The last time a good friend and I went to York racecourse, back in 2008, it was abandoned due to the course being flooded. We were a bit miffed as we’d travelled a long way. So had all the horses, and they’d been looking forward to it too.
The Stewards hadn’t even tried to get racing underway before calling it a day. This was a typical British response to a little bit of adverse weather i.e. “Our whole country grinds to a halt.”(© The Daily Mail). In countries that have regular disastrous flooding, like India, they prepare for these eventualities by investing in equine snorkels and flippers. So even if the going is heavy in places, and twenty feet under in others, they can still carry out a five-furlong sprint/breaststroke.
Still, I suppose we should have prepared ourselves for the worst, as the racecourse lays on a piece of ancient land called ‘The Knavesmire’. There’s a clue in the name, i.e. the ‘mire’ bit. In hindsight it was a bit of a daft place to build a racecourse in the first place, unless they’d started out racing turtles.
York is very prone to flooding. This is mostly due to the River Ouse oozing a bit too much, as it did on that occasion. They reckoned that the abandoning of that 2008 meeting cost the city around £5m. This was because the 75,000 race-goers would have forked-out for hotel rooms charging five times what they normally do, and they’d also have drunk the place dry.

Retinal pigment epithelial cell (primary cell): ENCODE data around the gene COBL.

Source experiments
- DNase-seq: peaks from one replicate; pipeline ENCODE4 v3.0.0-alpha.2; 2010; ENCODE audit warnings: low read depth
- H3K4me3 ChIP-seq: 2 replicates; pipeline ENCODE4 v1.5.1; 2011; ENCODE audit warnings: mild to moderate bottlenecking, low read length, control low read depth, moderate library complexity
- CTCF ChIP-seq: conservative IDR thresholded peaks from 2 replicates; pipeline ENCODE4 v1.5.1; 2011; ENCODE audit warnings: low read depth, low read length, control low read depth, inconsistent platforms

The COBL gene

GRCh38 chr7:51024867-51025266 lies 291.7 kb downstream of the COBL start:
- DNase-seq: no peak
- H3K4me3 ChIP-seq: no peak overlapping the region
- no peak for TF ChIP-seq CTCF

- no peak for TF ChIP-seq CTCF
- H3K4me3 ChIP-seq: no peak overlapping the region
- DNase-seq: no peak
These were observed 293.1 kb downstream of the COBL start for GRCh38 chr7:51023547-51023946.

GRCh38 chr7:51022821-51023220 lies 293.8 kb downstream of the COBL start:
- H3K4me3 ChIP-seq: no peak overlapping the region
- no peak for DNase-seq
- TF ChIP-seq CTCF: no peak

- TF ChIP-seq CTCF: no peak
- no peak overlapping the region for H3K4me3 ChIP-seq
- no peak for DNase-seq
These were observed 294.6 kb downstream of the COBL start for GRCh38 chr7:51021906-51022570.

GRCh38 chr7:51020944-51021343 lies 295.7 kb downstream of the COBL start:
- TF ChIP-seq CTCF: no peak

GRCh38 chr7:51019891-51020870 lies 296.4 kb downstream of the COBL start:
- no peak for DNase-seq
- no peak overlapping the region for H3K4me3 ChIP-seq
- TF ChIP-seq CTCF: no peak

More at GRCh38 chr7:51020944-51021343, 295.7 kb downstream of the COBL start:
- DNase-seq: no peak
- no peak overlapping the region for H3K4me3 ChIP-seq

There was some helpful emergency advice offered in the local press by one of York’s tourist staff. He suggested that the racegoers visit his museum instead, to see their fine collection of ‘Viking swords, Roman sculptures and ancient jewels.’
Unfortunately my friend and I had being looking forward to the ‘drinking the place dry’ bit, so the prospect of staring at cabinets full of rusting weaponry, headless statues and medieval bling didn’t really appeal to our hedonistic desires. So we went to Spurn Point nature reserve instead…and who says anarchy is dead?
Ten years later and I was back in York for racing last weekend. I’m pleased to report that the course has now dried out, unlike me. Unfortunately my friend is no longer with us, so this was a celebration of his memory. Indeed, I think he would have greatly appreciated us enjoying a gloriously sunny afternoon of gambling, drinking and feasting on fatted calves from the lofty vantage point of a hospitality box.
Someone was certainly smiling down on our day because, whilst we were basking in tropical temperatures, down in London they experienced the mother of all monsoon thunderstorms with widespread flooding and 20,000 lightning strikes battering the city. I returned home the next day to find my two shell-shocked cats floating around the garden in an upturned garden umbrella.
On Friday I intend to go to watch the Oaks at Epsom for a considerably less hospitable day on The Downs with some warm sandwiches, a couple of scotch eggs and a four-pack of Lidl’s finest lager.
However, the storms are still lingering down here. So, my greatly missed friend, if you are watching that race meeting from on high can you pull some strings again and keep the going good? And whilst you’re there, if you happen to have any influence on the result of the big race could you bring it to bear on the 8/1 shot ‘Forever Together’….and it would be quite apt too.
For more unreliable travel guides to this sceptered isle click here.